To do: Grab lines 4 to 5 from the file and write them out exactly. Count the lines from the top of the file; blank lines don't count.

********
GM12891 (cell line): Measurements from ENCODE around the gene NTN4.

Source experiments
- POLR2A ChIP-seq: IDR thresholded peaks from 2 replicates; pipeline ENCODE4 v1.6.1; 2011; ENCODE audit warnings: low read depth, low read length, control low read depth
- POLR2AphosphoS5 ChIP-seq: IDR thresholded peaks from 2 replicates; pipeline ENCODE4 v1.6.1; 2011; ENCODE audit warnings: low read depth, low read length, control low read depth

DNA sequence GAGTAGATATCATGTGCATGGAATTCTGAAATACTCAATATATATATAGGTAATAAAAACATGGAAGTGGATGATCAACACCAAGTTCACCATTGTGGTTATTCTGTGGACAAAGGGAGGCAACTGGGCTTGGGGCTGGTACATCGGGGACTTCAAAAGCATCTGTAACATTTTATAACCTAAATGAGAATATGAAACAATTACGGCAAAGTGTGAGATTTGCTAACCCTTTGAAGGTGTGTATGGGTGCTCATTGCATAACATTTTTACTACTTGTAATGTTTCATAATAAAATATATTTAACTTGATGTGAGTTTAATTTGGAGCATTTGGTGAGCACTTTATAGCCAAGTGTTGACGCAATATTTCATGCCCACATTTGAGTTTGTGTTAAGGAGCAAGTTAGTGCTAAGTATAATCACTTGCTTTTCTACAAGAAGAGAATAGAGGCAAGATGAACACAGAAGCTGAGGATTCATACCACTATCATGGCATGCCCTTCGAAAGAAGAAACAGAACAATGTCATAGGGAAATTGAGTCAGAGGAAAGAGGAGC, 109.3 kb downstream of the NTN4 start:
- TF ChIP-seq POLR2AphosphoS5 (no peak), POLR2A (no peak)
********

- POLR2AphosphoS5 ChIP-seq: IDR thresholded peaks from 2 replicates; pipeline ENCODE4 v1.6.1; 2011; ENCODE audit warnings: low read depth, low read length, control low read depth

DNA sequence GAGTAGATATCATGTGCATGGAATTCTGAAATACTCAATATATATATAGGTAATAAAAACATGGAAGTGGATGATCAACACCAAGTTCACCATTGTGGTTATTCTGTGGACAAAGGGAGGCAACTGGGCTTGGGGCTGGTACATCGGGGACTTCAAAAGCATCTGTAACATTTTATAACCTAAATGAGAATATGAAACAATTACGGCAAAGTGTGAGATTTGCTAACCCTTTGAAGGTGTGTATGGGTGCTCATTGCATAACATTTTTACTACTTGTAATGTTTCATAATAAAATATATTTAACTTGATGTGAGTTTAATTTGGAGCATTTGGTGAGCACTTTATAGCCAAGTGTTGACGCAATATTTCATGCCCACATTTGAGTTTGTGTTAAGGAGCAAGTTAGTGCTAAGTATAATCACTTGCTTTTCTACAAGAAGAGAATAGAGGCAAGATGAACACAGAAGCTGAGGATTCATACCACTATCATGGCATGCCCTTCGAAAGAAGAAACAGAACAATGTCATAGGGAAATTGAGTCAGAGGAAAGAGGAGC, 109.3 kb downstream of the NTN4 start: